Roomba Li-Ion battery pack


After playing with a few dead laptop batteries and realizing that BatterySpace ( had battery chargers and protection circuits for Li-ion cells, I've decided to rebuild the Roomba's battery pack by using Li-ion cells.


Unless you already have the cells, Li-ion is NOT a cheaper alternative to NiMH. And even if you do have the cells, you still have to buy the special charger ($25) and the protection circuit ($9). However, I wanted to buy the charger anyway, since I plan to use it on other projects, so for me it was not a big deal. If you manage to reverse engineer the protection in the battery packs that you recycle, you may save the $9, I didn't have the time and since my battery packs were dead, it was too much effort.


Clearly, you need some electronics skills to do this correctly (and safely), if there are things that are not clear, feel free to ask. Also, feel free to point out typos and problems with this document. And the warranty on your Roomba will be void after this.



- Li-ion cells have roughly the same capacity of NiMh cells, but they have higher voltage (3.7V), so you can use less cells and have a lighter battery pack.

- Recycling dead battery packs may be interesting and fun.

- You can reuse the charger (and what you learn) in other applications.

- Li-ion cells can explode (and according to, they can kill you in seconds. But this sounds strange to me) and it's always a plus to play with dangerous things :)



- If you don't use recycled cells, they are expensive.

- You have to buy the charger ($25) and the protection circuit ($9).

- If you have the Discovery or the Scheduler you can't use the docking feature.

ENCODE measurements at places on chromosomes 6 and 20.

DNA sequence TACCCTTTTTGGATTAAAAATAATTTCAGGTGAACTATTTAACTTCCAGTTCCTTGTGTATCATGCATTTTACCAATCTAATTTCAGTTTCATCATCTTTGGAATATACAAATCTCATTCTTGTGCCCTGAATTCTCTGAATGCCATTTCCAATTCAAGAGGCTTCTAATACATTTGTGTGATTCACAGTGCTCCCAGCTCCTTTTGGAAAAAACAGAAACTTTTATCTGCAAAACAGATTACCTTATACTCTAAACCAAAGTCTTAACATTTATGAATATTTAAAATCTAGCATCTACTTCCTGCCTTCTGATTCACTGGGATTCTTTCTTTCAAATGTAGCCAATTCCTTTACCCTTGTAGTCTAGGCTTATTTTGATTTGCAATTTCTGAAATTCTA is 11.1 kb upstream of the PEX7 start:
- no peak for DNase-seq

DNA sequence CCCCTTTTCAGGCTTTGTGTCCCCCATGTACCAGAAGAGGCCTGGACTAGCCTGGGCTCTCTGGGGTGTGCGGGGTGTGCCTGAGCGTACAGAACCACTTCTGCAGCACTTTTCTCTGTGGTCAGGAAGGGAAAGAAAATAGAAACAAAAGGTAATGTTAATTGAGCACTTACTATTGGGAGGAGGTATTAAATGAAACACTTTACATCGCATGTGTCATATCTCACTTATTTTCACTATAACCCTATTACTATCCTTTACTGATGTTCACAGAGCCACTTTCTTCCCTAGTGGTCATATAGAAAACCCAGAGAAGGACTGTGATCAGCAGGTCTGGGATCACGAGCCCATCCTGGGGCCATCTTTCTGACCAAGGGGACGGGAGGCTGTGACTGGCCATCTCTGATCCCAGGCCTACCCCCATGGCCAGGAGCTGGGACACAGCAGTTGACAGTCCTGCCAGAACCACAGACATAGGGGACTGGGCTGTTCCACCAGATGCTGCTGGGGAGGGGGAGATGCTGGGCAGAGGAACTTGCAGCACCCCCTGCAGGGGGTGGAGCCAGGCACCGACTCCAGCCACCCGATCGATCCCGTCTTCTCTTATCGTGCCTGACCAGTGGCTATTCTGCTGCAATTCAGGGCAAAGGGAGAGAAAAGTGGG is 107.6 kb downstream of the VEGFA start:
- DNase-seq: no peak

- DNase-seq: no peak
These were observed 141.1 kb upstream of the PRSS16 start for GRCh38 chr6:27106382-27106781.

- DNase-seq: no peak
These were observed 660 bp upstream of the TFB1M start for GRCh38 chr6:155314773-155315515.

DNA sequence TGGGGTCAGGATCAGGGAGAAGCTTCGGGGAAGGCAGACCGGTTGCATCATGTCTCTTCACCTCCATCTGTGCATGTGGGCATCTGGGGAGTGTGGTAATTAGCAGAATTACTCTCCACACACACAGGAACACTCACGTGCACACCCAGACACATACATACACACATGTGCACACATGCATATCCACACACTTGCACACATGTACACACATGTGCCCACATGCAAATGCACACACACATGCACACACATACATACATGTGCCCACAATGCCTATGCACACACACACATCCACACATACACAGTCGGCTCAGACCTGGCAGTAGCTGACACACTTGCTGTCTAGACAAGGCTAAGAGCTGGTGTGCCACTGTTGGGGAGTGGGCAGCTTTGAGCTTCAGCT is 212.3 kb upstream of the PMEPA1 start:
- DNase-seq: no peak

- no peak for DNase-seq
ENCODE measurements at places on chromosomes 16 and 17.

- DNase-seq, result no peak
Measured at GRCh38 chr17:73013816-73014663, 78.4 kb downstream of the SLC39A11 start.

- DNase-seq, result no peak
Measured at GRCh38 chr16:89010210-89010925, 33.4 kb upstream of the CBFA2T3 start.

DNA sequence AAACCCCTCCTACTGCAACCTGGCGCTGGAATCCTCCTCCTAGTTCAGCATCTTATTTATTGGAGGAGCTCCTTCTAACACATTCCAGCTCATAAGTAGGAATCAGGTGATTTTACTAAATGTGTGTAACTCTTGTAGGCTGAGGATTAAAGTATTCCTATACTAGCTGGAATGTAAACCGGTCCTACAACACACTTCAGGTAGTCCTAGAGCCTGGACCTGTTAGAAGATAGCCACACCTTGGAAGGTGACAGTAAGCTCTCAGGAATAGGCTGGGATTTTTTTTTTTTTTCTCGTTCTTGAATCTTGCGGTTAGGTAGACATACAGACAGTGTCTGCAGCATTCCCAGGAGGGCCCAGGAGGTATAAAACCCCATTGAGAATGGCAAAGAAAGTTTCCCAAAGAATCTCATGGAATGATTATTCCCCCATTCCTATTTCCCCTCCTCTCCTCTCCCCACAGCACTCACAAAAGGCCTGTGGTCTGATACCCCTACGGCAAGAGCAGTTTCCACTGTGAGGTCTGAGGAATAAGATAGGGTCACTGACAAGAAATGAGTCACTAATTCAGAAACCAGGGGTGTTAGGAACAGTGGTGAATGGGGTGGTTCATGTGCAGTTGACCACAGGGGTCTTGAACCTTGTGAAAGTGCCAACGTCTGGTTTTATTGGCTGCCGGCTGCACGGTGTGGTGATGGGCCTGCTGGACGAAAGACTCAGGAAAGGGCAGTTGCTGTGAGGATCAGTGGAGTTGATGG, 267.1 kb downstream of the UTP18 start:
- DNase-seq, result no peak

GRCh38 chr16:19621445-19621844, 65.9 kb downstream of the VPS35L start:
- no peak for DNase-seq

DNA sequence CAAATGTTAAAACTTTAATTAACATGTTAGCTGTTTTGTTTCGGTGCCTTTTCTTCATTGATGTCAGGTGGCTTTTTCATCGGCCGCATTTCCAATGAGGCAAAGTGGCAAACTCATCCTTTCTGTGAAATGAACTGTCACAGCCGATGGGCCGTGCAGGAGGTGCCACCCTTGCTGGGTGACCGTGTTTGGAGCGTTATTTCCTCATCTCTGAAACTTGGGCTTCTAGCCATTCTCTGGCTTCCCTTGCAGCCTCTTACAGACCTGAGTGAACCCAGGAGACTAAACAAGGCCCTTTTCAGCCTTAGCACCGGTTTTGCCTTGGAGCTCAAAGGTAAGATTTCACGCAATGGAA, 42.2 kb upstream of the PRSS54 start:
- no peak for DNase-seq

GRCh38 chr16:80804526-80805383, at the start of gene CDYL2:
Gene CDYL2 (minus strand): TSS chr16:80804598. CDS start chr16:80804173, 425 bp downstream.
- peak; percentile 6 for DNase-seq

- The Roomba doesn't seem able to sense correctly the battery charge, so it will suddenly die on a discharged battery, without any warning. No red light, no beeps, nothing. Not sure if the Roomba can still sense the battery temperature.



- 8 Li-ion cells small enough to fit the Roomba battery case (ex. 18650)

- 1 protection circuit ($9 from BatterySpace)

- 1 Li-ion battery charger ($25 from BatterySpace)

- Roomba battery pack

- The usual tools (wire stripper, soldering iron, screwdriver, multimeter, ...)


VERY IMPORTANT: You should NEVER charge or use Li-ion cells without a protection circuit. They can be easily damaged, explode, catch fire. Li-ion cells should not be overcharged or fully discharged. The protection circuit does exactly that (plus a few more things, like limiting the discharging current). Another cool feature of the protection circuit is that these functions are performed on each cell, individually. So even if the cells are connected in series, each cell is protected and charged independently from the others.


To open the Roomba battery pack refer to the thread . The 12 NiMh cells can be discarded or you can charge/test them independently and see which ones you can recycle, (usually only one or two are bad). Keep the metal contacts, the plastic casing, the PTC and the wires. I haven't reused the PTC resistor, but it could be a good idea to use it in the rebuilt Li-ion battery pack.



The next step involves opening the Li-ion battery pack(s). I've used three Dell battery packs kindly donated by the sysadm of the company for which I work (thanks again, Nathan!). They looked identical, only now I realize that they were instead P/N 75UYF and P/N 5081P. I expected to find the same type of batteries in all of them and collect at least 8 batteries in good conditions but each pack used a different kind of battery and mixing is not a good idea. However ALL cells in one of the battery packs tested OK (the electronics was probably faulty), so at the end, I've managed to get what I needed.